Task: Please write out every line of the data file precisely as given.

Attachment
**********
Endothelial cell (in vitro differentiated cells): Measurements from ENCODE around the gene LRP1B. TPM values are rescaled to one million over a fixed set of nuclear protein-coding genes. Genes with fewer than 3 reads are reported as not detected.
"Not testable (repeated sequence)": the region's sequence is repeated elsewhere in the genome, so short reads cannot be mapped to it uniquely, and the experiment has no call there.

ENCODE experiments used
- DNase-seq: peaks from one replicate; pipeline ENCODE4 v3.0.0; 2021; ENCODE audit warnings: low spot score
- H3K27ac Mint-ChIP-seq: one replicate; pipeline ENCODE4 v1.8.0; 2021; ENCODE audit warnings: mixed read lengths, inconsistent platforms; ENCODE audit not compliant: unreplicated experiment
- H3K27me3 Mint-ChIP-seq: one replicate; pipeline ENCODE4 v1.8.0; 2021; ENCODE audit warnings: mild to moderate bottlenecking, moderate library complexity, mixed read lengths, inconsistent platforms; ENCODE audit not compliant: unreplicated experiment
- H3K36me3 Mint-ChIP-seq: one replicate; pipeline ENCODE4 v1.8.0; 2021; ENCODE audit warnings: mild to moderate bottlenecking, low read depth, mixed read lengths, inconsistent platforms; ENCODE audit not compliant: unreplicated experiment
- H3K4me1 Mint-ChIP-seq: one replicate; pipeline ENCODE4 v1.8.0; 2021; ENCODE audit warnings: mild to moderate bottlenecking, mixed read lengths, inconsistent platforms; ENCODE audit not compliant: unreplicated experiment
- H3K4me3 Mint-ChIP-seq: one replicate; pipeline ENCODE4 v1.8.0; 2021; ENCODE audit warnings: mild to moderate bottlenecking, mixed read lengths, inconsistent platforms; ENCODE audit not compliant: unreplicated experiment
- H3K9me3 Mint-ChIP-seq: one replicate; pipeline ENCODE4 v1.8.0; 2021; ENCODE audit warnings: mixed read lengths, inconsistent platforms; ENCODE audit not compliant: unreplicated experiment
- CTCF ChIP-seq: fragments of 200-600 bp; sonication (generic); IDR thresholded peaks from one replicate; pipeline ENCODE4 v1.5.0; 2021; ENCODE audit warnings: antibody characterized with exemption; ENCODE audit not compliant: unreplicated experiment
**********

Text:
Endothelial cell (in vitro differentiated cells): Measurements from ENCODE around the gene LRP1B. TPM values are rescaled to one million over a fixed set of nuclear protein-coding genes. Genes with fewer than 3 reads are reported as not detected.
"Not testable (repeated sequence)": the region's sequence is repeated elsewhere in the genome, so short reads cannot be mapped to it uniquely, and the experiment has no call there.

ENCODE experiments used
- DNase-seq: peaks from one replicate; pipeline ENCODE4 v3.0.0; 2021; ENCODE audit warnings: low spot score
- H3K27ac Mint-ChIP-seq: one replicate; pipeline ENCODE4 v1.8.0; 2021; ENCODE audit warnings: mixed read lengths, inconsistent platforms; ENCODE audit not compliant: unreplicated experiment
- H3K27me3 Mint-ChIP-seq: one replicate; pipeline ENCODE4 v1.8.0; 2021; ENCODE audit warnings: mild to moderate bottlenecking, moderate library complexity, mixed read lengths, inconsistent platforms; ENCODE audit not compliant: unreplicated experiment
- H3K36me3 Mint-ChIP-seq: one replicate; pipeline ENCODE4 v1.8.0; 2021; ENCODE audit warnings: mild to moderate bottlenecking, low read depth, mixed read lengths, inconsistent platforms; ENCODE audit not compliant: unreplicated experiment
- H3K4me1 Mint-ChIP-seq: one replicate; pipeline ENCODE4 v1.8.0; 2021; ENCODE audit warnings: mild to moderate bottlenecking, mixed read lengths, inconsistent platforms; ENCODE audit not compliant: unreplicated experiment
- H3K4me3 Mint-ChIP-seq: one replicate; pipeline ENCODE4 v1.8.0; 2021; ENCODE audit warnings: mild to moderate bottlenecking, mixed read lengths, inconsistent platforms; ENCODE audit not compliant: unreplicated experiment
- H3K9me3 Mint-ChIP-seq: one replicate; pipeline ENCODE4 v1.8.0; 2021; ENCODE audit warnings: mixed read lengths, inconsistent platforms; ENCODE audit not compliant: unreplicated experiment
- CTCF ChIP-seq: fragments of 200-600 bp; sonication (generic); IDR thresholded peaks from one replicate; pipeline ENCODE4 v1.5.0; 2021; ENCODE audit warnings: antibody characterized with exemption; ENCODE audit not compliant: unreplicated experiment